Aviva continued its solid progress, underpinned by record flows to its Savings & Retirement business and with further disposals pointing towards its more focused and streamlined ambitions.
Aviva has a solid first quarter
Eight further non-core businesses have been sold with expected proceeds of £7.5 billion, as the group closes in on its plan to focus on the UK, Ireland and Canada. Aviva has confirmed that there will be a substantial return of capital to shareholders on completion of the sales, with details being announced later in the year on completion of the deals. Indeed, previous market estimates of a return of £3 billion could yet prove to be a touch conservative.
The financial strength of the group does not require further capital at the moment, which could also play into a larger payout. A solvency ratio of 209% and capital surplus of £12.5 billion is reflective of a robust balance sheet, while the ongoing payment of the dividend is secure. The current yield of 5.3% is a clear attraction to income-seeking investors, particularly in the current interest rate environment.
At the same time, record quarterly inflows have been announced in the Savings & Retirement business, jumping by 31%, while S&R sales have added 23%, with Workplace and Platform contributing increases of 22% and 26% respectively. Annuities and equity release sales have fallen by 52% against strong comparatives and lower bulk annuity sales, although in the case of the latter the pipeline is strong.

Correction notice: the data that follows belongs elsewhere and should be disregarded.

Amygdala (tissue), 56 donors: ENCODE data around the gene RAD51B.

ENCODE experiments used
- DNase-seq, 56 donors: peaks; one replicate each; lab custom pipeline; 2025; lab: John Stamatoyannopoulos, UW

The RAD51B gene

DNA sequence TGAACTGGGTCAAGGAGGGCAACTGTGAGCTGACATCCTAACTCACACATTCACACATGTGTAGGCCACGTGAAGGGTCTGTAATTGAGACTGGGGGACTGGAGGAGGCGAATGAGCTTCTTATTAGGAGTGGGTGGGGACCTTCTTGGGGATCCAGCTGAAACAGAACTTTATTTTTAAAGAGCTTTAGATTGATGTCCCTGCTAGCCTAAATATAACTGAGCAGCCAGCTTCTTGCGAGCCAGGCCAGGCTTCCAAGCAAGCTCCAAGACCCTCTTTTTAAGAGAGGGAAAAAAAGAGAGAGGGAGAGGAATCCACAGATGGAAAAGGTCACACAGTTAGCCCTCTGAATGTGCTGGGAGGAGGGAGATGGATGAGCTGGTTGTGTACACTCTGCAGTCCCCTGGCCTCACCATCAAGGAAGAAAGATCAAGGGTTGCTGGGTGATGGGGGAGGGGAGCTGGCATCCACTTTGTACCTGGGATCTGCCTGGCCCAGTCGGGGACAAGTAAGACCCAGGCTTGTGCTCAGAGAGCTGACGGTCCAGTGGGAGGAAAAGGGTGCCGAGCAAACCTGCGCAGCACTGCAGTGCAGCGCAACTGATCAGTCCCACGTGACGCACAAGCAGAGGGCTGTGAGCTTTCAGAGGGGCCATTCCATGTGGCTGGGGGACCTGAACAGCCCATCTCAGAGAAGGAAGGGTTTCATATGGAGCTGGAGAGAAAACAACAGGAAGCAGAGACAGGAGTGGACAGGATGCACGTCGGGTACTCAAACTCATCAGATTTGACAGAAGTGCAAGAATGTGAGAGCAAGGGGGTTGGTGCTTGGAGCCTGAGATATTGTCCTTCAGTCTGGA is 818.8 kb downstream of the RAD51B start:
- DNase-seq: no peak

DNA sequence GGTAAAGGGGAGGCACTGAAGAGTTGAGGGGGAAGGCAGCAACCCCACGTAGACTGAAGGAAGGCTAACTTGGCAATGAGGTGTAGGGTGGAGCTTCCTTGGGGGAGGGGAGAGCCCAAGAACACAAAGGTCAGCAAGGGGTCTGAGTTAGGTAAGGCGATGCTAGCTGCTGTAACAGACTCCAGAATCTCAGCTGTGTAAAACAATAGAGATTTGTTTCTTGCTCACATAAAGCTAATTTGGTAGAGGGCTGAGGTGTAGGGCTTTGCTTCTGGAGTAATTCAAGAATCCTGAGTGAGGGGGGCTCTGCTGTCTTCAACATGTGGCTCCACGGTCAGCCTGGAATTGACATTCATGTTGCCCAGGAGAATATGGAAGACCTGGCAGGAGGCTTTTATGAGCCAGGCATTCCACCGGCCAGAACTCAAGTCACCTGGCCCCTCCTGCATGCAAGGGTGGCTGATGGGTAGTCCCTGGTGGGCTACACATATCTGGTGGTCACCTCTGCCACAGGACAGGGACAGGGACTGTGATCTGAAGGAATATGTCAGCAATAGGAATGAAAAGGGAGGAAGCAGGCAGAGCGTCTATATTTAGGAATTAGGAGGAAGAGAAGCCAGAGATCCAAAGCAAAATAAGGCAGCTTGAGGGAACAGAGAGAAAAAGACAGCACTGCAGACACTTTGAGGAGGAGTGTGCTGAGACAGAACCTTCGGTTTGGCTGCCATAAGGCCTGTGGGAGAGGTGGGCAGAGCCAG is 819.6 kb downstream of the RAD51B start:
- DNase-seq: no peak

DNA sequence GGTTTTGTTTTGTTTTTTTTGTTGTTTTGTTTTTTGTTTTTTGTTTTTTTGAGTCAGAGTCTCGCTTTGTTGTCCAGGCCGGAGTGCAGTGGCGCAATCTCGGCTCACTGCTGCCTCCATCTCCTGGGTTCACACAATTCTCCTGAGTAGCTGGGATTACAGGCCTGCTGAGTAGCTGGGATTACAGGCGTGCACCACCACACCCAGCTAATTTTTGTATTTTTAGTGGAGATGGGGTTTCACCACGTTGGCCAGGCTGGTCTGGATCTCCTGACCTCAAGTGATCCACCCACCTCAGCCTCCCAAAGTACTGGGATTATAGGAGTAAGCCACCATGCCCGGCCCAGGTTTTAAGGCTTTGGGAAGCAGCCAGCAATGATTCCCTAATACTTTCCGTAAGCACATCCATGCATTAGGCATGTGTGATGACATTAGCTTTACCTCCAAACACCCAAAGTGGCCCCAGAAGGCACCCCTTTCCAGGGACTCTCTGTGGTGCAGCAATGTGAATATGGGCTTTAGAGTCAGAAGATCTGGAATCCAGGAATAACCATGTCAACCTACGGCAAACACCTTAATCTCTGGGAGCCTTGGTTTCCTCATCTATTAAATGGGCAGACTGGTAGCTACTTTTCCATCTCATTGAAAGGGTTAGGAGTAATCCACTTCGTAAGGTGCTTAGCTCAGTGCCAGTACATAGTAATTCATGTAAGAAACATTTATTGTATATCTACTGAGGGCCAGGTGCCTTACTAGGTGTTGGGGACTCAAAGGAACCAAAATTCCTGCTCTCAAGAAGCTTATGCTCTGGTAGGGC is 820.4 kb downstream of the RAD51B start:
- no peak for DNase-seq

Importantly, the Combined Operating Ratio has declined to 90.6% from a previous 118.7%, an important underwriting metric where the ratio needs to be below 100% to be profitable. The return to some kind of economic normality is likely to lessen this rate of improvement over the next few months, although the group still anticipates a COR of around 95%.
There have also been fewer claims from, and appetite for, motor and travel insurance, although these could also normalise in the coming quarters as travel in general becomes increasingly possible. In the meantime, general insurance sales have seen their strongest growth in a decade, with Aviva targeting profitability of new business over pure volumes.
As the group has continued to pursue its defined strategy, the shares have had a strong run, having risen 61% over the last year, as compared to a hike of 14% for the wider FTSE100. There remains work to be done, however, as exemplified by the share price performance over the last three years, which remains down by 25%. Even so, progress is evident and the market consensus of the shares as a strong buy is reflective of strong confidence in Aviva’s prospects.
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These views are those of the author alone and do not necessarily reflect the view of The Share Centre, its officers and employees.